amazing working environment for a project like this, where you are writing spontaneously.
Basically you are in the studio all day. You work until the wee hours of the night, and then you
just walk into another room and go to sleep in your bed, and you wake up the next day and throw on
your sweats and socks and you go right back into the studio and continue working. So, basically, you
are locked in a studio for literally a week on end without even seeing sunlight or daylight. It’s a great creative atmosphere. It keeps you focused.”

If anything, LTE 2 just might be more daring than the debut experience, perhaps the product of
all that goodwill and external support by fans of the first project. The band most definitely
created greater dins, balanced by seas of extraordinary calm. ‘Acid Rain’ is one of the wake-up
calls, buttressed by post-metal riffing that would be the cornerstone of a hit single, if the band
didn’t take so much pride in exploding it. “’Acid Rain’ is probably the fastest and most shredding
of all the songs on the album,” confirms Mike. “John’s playing a seven-string guitar on that.
Basically it’s just speed and endurance, with really killer guitar and keyboard solos within an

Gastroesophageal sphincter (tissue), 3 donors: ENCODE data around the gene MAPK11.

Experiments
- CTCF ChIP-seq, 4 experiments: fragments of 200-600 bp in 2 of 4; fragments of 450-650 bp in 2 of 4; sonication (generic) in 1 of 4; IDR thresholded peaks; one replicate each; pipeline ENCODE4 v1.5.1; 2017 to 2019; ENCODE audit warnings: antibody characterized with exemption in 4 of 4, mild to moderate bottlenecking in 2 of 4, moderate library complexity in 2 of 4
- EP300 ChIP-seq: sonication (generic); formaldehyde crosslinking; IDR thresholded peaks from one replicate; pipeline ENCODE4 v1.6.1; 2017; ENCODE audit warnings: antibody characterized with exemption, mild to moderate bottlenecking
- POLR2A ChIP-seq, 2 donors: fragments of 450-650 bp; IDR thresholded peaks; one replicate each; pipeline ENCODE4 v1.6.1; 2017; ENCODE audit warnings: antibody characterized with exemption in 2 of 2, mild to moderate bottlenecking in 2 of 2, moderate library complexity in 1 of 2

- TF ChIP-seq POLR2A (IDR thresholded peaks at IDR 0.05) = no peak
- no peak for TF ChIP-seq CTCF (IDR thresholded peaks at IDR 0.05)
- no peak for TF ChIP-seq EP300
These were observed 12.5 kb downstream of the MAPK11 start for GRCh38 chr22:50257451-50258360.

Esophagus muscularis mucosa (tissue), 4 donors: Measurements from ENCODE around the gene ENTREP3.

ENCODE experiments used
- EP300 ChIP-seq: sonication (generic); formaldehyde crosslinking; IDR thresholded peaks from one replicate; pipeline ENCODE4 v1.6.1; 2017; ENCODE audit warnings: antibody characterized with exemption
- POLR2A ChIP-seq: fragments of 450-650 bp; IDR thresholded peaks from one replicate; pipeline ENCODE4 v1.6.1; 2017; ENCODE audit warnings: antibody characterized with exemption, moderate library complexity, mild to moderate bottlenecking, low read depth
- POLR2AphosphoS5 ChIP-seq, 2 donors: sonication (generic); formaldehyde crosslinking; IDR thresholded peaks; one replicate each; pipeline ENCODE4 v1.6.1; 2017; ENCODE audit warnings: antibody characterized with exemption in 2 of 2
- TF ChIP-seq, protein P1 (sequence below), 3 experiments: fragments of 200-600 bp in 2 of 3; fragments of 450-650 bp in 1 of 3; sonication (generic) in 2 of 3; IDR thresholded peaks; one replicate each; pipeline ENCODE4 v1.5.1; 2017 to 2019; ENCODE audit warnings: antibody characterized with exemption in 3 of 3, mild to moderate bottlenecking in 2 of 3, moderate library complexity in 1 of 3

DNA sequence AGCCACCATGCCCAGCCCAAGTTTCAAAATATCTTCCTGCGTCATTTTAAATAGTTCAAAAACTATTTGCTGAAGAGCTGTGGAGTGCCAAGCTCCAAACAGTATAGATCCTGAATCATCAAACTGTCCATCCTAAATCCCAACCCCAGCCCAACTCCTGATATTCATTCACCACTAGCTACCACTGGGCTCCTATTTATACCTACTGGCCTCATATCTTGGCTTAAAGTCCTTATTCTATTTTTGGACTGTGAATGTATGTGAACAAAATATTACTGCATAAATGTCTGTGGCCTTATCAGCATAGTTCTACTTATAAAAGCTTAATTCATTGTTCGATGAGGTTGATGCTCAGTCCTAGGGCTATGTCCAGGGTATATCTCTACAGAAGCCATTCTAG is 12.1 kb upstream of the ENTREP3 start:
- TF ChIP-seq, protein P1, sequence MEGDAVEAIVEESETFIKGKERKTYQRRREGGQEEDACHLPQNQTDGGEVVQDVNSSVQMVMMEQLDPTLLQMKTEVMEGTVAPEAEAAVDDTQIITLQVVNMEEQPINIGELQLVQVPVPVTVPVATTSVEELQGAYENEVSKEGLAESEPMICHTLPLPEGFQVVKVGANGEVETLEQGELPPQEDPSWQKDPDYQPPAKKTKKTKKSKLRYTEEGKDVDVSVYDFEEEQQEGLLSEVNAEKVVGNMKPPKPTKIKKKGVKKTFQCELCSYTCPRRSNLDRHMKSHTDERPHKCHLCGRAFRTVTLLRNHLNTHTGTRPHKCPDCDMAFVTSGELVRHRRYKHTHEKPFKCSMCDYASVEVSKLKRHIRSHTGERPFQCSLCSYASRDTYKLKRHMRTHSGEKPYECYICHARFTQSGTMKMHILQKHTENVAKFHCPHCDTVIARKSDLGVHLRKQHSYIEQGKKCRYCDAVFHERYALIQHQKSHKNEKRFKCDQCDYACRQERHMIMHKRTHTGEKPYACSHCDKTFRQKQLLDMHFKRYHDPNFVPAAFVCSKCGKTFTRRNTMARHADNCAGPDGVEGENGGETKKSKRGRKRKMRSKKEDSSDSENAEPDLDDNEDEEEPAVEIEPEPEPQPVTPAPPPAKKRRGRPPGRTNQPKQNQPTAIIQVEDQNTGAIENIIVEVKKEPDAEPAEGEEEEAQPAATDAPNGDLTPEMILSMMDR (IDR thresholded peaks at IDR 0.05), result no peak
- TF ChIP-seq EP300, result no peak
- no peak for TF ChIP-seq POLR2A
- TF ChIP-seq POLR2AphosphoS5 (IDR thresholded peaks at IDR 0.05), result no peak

extended jam.”

"'Another Dimension' also showcases the diversity this project has to offer", continues Mike,
"because there are moments in it which are incredibly heavy and easily could be a Dream Theater
piece of music. And then there are moments in the middle where it goes into a really crazy, complex
time signature, and then off into left field and you find yourself in the middle of some Italian
restaurant in Milan or something serenaded by an accordion and a guitar (laughs)." Check it out.
It's truly the most jocular moment on either of the two records to date.

As contrast to the mayhem, however, Mike and John defer to the wisdoms of Jordan and Tony. “’Liquid
Dreams’ is another improv. It’s a super mellow one where Tony was really able to showcase some of
his famous bass lines, some of his super-cool grooves. There are moments on it that are definitely
very Peter Gabriel-esque. And that’s definitely the result of Tony. ‘Hourglass’ is a duet between